Healthcare Among Top Industries for Telecommuting Job Growth

Top Healthcare Companies to Watch for Telecommuting Jobs in 2016

Many healthcare employers offer telecommute work options
Doctor calls in results on a medical scan. Getty Images

Healthcare is one of the top seven industries for telecommuting jobs in 2016, according to a recent analysis by 

Among the top seven industries, healthcare ranked in second place as the industry most likely to offer the greatest volume telecommuting career opportunities in 2016. Additionally, identified several healthcare companies which are expected to grow their telecommuting workforce in 2016.

The top company is UnitedHealth Group, followed by Aetna and Cigna - all three of which are in the health insurance sector, primarily.

“These companies clearly understand that integrating telecommuters into their workforce is a smart business strategy," said Sara Sutton Fell, founder and CEO of FlexJobs. “Remote working is on the rise, and this acceleration is great news for anyone wishing to trade the office for a telecommuting job.”

Information technology, sales, administrative, customer service, education/training, and marketing were the other sectors projected for high growth in telecommuting jobs.

Job titles including writer, engineer, marketing manager, healthcare consultant, case manager, development director, recruiter, sales representative, account executive, IT analyst, clinical research associate, project manager, and interpreter / translator are some of the most commonly found when searching for telecommuting career options.​

The complete list of 100 companies to watch for telecommuting jobs in 2016 can be found on the FlexJobs website.

Since 2005 there has been a 103 percent growth in the number of telecommuters in the United States. People who telecommuted in both 2014 and 2015 said that they telecommuted 22 percent more in 2015, according to a recent FlexJobs survey.

5 Notable Flex Work Statistics from 2015

FlexJobs also conducted a study that reveals five interesting statistics about the growth of telecommuting jobs, including work-from-home medical jobs, in recent years:

1. Occasional telecommuting is on the rise.

With major advances in technology over the past decade, the increase of people telecommuting, at least on an occasional basis, has grown with more professionals telecommuting than ever before. Results from​ ​Gallup’s annual Work and Education poll show that the average professional will telecommute roughly two days per month.

This 'occasional telecommuting' has increased 30 percent over the past decade, with 9 percent of professionals occasionally telecommuting in 1995, compared to 37 percent doing so in 2015. Additionally, ​​according to a FlexJobs survey, of those who telecommuted in 2014, 22 percent telecommuted more this year than last year.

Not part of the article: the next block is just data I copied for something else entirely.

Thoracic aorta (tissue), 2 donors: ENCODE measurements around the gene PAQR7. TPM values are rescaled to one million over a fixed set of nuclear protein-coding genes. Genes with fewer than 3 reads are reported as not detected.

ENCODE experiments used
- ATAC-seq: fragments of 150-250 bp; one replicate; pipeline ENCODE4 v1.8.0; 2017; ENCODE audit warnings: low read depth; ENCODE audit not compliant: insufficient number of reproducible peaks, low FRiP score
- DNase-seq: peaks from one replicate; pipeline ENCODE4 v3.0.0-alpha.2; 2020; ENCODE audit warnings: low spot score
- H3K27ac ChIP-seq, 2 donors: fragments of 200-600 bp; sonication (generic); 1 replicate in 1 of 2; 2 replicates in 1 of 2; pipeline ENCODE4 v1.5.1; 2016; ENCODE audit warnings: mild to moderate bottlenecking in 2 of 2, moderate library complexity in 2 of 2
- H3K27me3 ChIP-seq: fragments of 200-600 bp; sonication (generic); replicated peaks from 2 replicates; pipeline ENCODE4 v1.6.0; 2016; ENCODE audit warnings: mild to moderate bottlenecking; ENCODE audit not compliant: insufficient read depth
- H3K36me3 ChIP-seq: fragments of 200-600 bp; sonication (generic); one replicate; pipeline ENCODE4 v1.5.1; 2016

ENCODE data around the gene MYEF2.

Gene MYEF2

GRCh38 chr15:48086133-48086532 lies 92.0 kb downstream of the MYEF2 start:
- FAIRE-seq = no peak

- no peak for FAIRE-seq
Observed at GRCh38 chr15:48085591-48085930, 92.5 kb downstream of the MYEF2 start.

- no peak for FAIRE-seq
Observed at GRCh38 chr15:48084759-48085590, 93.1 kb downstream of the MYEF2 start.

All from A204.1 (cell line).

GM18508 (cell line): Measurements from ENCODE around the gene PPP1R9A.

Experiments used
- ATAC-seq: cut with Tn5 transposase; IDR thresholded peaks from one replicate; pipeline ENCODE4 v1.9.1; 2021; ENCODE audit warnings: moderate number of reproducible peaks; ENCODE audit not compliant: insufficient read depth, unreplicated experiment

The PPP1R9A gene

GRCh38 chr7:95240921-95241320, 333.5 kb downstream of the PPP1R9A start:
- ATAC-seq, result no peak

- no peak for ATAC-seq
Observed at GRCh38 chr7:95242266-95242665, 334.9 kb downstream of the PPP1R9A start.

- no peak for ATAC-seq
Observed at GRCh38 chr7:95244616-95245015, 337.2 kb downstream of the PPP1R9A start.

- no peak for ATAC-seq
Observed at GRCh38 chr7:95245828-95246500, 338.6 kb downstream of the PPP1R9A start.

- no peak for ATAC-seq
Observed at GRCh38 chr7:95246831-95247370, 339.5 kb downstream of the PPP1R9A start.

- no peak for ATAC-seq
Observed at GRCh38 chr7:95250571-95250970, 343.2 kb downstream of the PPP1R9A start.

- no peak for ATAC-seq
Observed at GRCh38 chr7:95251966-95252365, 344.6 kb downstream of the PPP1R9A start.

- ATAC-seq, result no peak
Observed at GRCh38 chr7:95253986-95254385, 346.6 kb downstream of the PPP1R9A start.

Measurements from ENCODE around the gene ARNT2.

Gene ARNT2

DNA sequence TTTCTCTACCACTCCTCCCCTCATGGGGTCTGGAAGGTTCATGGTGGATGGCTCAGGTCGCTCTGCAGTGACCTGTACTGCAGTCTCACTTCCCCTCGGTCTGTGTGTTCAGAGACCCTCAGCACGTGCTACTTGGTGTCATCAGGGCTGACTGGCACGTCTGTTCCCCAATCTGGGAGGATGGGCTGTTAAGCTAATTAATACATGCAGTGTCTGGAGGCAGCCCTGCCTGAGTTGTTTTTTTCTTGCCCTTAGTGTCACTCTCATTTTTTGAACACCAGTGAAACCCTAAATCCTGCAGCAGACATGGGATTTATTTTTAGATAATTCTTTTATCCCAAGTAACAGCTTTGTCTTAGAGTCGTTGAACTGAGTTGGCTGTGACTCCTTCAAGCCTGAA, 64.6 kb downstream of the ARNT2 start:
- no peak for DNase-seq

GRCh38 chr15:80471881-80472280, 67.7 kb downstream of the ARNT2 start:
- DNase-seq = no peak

2. At-home employees continue to increase steadily.

Consistent with the reported rise in occasional telecommuting, numbers of at-home employees and remote workers also continue to increase. analyzed work-at-home population data since 2005, and reports a 103 percent growth in telecommuting, with a 6.5 percent increase in 2014 alone.

This is the largest year over year increase in telework since the recession. A key reason for telecommuting’s popularity is the increased productivity of workers at home. A full 76 percent of people surveyed by FlexJobs said that when they need to get important work done, they avoid the office.

3. Organizations aren’t monitoring their ROI when it comes to flexible work.

Although a majority (89 percent) of organizations support workplace flexibility per a​ FlexJobs and World at Work study, 64 percent of companies don’t have formal policies around these programs and only 3 percent of organizations measure performance, engagement, and productivity to quantify ROI.

These findings, in particular, highlight the opportunity on the company side for employers to create more formal policies that will attract and retain top-talent.

4. Millennials are now the largest generation in the workforce.

What does this mean for flexible work? With baby boomers coming into retirement age, younger generations are starting to voice and dictate how work will be performed. In 2015, according to a​ Pew Research Center analysis of U.S. Census Bureau data, millennials surpassed generation X to become the largest share of a generation in the workforce. For those still actively participating in the workforce, this means the approach to work, work habits, company culture, and information sharing will shift. According to another survey by FlexJobs, 85 percent of millennials would prefer to telecommute full-time and seek flexible work options for more work-life balance.

5. People want flexibility in their work for health reasons.

Health benefits and exercise are growing in popularity as a reason for wanting flexible work. According to a FlexJobs survey, 32 percent of respondents in 2015 said that flexible work would impact their health in a positive manner compared to 29 percent in 2013. In regards to exercise, 29 percent of respondents in 2015 would like flexible work for more time to exercise compared to 20 percent in 2013. Work-life balance remains the number one reason people seek flexible jobs, up 9 percent from 2014.